Similarly, some 2000 people – mostly civilians, many women and children – are killed every day from the illicit and irresponsible trade in weapons. We can fix this. We have an historic opportunity with the negotiations in March to achieve a legally-binding Arms Trade Treaty (ATT) to set universal standards that will prevent the illegal and irresponsible transfer of conventional arms, particularly small arms and light weapons to parties likely to use them against civilian populations. We must not fail this opportunity.
3. We should enforce the POC mandates within peacekeeping missions
The Council must lead the way in ensuring that peacekeepers are able to protect civilians. We should be pressing for mission-wide protection strategies, including on early warning and prevention.
We have seen these mechanisms in place in MONUSCO in the Democratic Republic of Congo through the work of Provincial Senior Management Groups on Protection which plan the deployment of Joint Protection Teams and provide an essential link with local communities – who are often best placed to anticipate and communicate protection risks. We must continue to encourage improvements in and sharing of best practice.
Peacekeepers in vastly different peacekeeping operations confront very different obstacles. The threat of conflict-related sexual violence in the Kivus requires a very different response to gang activities in Port au Prince or cattle-raiding in Jonglei. The development of mission-specific training therefore is a further crucial step. We must maintain our focus on operationalizing effective guidance and training materials.
Of course, ultimately efforts by peacekeeping missions to protect civilians will only ever be sustainable if there is trust and confidence in the Rule of Law and security institutions of the host state. This requires immediate support by the peacekeeping mission such as joint operations and information-sharing, as well as support with capacity building in the security and justice sectors.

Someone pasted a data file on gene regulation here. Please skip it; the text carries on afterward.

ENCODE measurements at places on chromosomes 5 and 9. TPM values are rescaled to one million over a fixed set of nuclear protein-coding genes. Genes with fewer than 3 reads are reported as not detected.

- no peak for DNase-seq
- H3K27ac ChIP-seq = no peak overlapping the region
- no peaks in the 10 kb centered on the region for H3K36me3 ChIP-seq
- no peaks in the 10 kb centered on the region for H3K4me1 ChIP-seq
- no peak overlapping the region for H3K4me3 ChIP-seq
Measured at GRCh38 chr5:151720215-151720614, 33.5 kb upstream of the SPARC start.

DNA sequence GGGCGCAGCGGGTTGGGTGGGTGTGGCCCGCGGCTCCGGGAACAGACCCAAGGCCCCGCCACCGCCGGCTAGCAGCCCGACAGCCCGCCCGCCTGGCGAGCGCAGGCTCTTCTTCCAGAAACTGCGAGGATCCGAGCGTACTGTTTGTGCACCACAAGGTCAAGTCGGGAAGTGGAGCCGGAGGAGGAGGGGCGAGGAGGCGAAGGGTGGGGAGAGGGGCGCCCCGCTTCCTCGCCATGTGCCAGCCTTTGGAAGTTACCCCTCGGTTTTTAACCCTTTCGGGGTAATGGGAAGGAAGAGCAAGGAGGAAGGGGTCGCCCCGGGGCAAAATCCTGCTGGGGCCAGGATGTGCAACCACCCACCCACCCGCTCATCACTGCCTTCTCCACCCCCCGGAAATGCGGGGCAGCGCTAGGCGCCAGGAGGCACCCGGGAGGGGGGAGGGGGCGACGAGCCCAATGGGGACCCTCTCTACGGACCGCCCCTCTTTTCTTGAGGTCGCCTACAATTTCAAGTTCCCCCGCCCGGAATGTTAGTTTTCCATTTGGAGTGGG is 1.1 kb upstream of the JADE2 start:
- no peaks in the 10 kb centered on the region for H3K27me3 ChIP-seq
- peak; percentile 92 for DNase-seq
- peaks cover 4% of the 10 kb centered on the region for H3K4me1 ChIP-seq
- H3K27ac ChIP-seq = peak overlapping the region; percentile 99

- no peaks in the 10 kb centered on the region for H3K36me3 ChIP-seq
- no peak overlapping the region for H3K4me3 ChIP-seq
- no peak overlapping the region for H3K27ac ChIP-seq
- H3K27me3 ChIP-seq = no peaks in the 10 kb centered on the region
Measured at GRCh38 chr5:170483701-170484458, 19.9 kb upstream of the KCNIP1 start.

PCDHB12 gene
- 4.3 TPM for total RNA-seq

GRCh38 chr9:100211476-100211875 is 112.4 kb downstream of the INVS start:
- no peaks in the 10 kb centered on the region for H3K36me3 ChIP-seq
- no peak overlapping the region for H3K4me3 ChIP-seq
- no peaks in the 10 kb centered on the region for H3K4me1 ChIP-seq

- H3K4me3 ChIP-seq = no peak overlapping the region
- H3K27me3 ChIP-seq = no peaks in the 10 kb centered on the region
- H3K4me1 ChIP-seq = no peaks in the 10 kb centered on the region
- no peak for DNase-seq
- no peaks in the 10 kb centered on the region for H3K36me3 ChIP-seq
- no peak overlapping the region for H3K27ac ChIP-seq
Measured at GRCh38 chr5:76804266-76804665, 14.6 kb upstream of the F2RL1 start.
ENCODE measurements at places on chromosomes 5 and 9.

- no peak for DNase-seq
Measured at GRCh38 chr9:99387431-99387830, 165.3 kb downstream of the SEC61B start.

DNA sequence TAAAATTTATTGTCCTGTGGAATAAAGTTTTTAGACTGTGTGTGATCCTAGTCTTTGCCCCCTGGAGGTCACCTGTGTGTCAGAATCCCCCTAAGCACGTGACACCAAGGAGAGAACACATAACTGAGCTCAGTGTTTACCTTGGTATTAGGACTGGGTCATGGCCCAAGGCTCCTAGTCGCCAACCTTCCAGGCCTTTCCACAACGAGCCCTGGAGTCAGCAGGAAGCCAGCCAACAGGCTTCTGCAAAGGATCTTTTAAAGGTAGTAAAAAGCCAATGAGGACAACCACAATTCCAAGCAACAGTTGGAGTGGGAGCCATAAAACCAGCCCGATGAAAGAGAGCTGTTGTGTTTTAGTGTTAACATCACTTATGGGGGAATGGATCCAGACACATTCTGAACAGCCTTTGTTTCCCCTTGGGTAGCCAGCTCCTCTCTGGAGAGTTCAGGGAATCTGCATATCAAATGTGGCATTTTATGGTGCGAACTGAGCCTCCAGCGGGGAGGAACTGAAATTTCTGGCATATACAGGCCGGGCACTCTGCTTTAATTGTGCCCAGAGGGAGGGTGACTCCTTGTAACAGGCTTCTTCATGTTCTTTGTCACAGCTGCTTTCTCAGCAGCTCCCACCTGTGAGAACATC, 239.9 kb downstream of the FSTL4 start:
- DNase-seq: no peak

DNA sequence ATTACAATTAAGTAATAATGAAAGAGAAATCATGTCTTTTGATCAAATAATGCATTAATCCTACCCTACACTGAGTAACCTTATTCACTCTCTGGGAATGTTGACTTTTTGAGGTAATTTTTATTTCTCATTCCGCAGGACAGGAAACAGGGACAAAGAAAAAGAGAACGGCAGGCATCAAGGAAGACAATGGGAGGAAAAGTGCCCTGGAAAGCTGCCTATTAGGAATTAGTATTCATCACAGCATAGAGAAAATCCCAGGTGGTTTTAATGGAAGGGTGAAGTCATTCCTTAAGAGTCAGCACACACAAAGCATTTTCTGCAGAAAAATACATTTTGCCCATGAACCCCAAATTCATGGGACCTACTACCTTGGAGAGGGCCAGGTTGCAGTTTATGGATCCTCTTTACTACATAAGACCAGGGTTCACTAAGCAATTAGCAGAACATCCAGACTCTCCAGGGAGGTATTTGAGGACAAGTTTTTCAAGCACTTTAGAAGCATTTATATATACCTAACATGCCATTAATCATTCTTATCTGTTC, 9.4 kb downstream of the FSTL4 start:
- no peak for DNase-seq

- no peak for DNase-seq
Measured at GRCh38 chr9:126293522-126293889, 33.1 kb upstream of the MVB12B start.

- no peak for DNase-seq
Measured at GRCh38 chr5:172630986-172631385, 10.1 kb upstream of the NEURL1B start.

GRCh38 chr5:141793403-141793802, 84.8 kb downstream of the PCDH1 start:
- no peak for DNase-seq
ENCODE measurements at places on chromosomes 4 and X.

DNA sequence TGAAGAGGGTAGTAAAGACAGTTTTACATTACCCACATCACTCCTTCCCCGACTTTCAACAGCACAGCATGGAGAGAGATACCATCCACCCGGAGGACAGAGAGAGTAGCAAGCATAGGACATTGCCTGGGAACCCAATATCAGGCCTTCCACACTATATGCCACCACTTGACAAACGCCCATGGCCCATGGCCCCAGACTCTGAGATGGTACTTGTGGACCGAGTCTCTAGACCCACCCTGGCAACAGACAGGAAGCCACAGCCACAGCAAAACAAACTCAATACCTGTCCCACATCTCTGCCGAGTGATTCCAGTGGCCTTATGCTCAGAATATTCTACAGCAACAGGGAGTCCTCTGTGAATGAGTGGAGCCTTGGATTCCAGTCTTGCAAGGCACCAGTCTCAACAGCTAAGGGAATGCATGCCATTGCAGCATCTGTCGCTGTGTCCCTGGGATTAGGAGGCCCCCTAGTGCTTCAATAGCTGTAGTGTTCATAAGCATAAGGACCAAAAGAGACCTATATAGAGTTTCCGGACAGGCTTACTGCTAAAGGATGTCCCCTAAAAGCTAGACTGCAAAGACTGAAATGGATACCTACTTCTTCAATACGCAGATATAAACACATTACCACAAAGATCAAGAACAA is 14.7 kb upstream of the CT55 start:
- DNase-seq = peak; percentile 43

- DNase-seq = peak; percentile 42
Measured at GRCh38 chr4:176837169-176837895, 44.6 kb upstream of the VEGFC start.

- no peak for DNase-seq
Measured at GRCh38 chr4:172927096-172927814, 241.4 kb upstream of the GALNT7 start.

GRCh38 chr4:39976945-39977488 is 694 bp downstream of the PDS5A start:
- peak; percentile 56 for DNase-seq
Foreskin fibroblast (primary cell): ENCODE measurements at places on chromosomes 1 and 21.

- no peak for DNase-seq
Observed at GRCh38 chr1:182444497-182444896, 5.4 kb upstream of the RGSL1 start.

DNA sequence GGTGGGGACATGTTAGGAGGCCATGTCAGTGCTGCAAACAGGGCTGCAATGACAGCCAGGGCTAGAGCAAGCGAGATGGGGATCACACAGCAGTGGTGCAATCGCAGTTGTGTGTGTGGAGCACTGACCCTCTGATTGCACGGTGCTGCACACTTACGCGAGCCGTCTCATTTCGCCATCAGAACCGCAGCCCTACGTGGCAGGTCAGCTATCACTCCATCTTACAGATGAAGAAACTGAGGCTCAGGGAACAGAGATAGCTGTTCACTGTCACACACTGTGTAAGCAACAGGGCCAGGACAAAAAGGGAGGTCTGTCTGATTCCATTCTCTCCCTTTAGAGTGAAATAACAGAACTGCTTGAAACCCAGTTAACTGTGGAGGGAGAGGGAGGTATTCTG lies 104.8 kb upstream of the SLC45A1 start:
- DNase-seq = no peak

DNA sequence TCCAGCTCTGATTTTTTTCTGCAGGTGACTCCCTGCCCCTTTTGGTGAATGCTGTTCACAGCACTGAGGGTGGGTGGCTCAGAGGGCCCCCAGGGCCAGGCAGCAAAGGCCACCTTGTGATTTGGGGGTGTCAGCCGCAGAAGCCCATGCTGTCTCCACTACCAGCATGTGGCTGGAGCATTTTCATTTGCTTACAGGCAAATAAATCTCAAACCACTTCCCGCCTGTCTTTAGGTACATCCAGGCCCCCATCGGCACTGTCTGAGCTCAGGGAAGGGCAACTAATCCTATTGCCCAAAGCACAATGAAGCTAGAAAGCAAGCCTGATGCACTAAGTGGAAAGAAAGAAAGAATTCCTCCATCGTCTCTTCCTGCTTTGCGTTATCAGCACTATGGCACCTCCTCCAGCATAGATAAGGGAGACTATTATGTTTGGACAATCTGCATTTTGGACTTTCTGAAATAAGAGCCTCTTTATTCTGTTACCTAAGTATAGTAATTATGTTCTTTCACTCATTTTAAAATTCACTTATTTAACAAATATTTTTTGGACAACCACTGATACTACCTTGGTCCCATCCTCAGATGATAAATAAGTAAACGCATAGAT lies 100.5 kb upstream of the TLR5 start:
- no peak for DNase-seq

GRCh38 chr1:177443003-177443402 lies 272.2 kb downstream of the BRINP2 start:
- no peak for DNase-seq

4. We should foster accountability
Accountability is first and foremost a national responsibility. But the Council has a critical role in ensuring accountability. It must exercise its authority – through ICC referrals and the necessary follow-up to these; and through other mechanisms, such as commissions of inquiry and fact-finding missions. And it should, where it needs to, mandate peacekeeping missions to help implement its decisions on accountability.
While the Responsibility to Protect is a different principle from broader efforts to protect civilians, Australia firmly supports the Council's efforts to uphold R2P. All our leaders have pledged support for R2P (2005) and we welcome the Council’s acknowledgement of this commitment in our PRST.
5. We should reform our working methods in the Council on POC
The time has come to work together on a more regular and formalized mechanism of input to the Council which brings together analysis and trends across the whole POC agenda. We also think that an annual report by the Secretary-General is needed.
In concluding, I would like to commend the personnel involved in peacekeeping and political missions, as well as other humanitarian actors and civil society groups for their enormous service. They are the front-line of protection; and they are all too often inadequately resourced for the challenges they face. The Council must not fail them. We should do all we can to better enable them to perform their essential roles.